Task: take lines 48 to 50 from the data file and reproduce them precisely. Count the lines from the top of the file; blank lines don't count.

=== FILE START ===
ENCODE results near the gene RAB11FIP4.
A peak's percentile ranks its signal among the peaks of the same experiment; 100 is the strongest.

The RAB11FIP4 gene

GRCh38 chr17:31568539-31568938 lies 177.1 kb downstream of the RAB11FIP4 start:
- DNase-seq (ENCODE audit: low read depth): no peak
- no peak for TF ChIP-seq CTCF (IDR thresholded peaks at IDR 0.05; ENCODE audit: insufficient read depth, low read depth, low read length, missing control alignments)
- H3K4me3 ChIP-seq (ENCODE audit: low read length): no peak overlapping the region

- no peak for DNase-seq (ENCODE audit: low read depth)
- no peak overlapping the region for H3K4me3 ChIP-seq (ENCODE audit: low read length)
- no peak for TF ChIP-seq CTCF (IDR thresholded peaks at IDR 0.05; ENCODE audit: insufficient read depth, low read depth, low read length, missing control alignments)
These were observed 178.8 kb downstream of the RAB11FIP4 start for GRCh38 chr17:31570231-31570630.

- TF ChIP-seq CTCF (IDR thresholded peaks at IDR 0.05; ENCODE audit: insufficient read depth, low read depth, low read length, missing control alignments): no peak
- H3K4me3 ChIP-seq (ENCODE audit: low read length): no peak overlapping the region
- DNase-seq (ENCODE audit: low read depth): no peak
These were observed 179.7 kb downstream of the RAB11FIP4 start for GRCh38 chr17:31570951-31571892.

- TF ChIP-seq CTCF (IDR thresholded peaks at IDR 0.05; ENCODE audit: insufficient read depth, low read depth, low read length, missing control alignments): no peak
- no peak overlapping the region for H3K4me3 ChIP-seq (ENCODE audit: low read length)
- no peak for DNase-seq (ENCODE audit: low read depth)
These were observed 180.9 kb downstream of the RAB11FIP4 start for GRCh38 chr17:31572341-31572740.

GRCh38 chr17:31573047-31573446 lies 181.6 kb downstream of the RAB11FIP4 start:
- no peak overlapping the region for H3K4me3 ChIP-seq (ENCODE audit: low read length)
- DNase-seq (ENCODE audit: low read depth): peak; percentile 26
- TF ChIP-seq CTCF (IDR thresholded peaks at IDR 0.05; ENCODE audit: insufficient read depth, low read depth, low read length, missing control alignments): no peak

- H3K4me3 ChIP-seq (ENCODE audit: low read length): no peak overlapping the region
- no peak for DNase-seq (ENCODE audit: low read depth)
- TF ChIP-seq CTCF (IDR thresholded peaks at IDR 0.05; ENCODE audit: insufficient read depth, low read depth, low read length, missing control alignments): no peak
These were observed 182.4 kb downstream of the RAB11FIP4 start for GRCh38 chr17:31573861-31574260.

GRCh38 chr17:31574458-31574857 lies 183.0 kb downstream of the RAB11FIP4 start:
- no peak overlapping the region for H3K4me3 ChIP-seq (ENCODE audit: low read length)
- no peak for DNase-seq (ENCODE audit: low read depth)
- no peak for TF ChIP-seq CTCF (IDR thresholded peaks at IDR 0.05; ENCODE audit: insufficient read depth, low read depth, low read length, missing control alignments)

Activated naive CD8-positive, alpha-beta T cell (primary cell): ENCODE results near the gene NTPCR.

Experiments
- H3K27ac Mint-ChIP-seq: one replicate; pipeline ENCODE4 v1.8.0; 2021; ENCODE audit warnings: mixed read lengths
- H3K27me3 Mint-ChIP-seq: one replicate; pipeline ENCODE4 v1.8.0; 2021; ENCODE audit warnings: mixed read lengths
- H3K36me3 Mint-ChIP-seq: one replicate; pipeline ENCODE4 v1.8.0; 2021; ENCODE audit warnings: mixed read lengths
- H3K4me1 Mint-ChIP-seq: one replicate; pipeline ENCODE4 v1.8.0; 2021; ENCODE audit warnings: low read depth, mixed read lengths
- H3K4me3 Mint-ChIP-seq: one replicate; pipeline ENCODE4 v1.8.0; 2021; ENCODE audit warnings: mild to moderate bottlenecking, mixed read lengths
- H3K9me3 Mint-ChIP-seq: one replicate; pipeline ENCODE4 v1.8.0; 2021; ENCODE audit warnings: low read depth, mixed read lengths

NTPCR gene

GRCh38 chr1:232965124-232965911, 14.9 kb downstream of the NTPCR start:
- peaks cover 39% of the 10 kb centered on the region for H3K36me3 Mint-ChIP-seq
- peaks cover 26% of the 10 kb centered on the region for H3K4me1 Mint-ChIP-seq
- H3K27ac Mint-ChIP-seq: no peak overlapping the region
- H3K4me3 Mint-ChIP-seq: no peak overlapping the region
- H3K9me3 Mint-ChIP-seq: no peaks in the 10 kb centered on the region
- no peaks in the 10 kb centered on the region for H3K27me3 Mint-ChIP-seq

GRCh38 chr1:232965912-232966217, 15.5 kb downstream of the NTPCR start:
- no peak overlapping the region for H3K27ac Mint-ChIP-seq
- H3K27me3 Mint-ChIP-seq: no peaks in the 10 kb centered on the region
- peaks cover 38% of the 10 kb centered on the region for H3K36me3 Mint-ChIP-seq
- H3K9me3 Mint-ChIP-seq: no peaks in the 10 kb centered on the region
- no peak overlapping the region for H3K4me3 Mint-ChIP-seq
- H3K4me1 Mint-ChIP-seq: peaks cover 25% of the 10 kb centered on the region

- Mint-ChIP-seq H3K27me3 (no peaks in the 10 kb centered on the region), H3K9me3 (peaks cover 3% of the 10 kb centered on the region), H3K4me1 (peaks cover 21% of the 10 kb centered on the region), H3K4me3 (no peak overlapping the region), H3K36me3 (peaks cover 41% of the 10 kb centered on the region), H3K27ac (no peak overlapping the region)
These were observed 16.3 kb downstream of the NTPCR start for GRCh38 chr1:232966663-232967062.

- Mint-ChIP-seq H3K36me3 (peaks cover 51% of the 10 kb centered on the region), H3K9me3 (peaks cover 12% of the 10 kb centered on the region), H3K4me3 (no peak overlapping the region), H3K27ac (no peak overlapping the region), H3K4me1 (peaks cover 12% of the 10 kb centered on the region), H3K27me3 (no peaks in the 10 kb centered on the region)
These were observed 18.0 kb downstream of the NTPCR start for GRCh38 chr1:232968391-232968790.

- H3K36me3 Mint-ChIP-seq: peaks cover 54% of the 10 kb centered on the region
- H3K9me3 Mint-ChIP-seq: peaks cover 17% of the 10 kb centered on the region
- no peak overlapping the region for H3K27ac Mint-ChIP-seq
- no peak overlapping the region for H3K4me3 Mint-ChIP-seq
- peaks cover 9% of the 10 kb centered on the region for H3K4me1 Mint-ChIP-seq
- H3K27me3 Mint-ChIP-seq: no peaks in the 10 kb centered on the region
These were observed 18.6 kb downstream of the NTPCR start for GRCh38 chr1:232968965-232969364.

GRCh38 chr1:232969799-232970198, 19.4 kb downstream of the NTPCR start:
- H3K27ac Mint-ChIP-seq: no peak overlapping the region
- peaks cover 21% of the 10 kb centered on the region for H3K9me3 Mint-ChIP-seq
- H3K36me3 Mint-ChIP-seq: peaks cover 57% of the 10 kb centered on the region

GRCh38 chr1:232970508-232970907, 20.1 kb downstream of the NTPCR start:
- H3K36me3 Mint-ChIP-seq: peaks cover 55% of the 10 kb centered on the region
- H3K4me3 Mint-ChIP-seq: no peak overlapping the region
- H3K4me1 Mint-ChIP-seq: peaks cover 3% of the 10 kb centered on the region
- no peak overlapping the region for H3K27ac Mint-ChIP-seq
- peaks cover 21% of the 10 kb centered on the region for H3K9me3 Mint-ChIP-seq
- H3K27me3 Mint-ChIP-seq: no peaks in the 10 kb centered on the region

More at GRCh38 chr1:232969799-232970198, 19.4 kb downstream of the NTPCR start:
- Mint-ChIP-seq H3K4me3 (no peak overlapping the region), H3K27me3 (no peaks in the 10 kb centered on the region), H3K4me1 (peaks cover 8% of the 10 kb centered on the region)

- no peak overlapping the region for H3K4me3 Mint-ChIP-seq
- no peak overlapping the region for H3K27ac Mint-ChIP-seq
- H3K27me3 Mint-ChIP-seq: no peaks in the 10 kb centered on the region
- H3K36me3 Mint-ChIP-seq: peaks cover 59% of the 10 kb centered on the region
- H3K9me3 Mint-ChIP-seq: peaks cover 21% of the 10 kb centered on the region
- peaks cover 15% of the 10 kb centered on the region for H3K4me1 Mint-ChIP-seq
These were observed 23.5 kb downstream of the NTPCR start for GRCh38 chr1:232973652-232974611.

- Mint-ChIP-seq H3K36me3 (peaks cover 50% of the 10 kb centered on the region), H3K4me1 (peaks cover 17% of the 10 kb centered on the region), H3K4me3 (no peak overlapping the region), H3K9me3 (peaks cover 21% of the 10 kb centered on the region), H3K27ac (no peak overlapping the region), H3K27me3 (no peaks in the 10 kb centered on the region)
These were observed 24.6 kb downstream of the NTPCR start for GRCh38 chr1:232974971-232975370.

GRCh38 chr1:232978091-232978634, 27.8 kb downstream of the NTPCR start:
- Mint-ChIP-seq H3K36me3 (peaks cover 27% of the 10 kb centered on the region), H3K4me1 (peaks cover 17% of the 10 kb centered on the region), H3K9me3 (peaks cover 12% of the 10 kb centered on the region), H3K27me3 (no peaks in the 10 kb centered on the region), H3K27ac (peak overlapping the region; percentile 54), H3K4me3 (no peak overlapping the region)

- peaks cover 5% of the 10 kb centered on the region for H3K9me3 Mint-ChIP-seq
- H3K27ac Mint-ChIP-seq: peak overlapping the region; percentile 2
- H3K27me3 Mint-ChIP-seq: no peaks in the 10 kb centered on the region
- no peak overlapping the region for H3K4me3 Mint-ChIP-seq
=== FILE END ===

GRCh38 chr1:232965912-232966217, 15.5 kb downstream of the NTPCR start:
- no peak overlapping the region for H3K27ac Mint-ChIP-seq
- H3K27me3 Mint-ChIP-seq: no peaks in the 10 kb centered on the region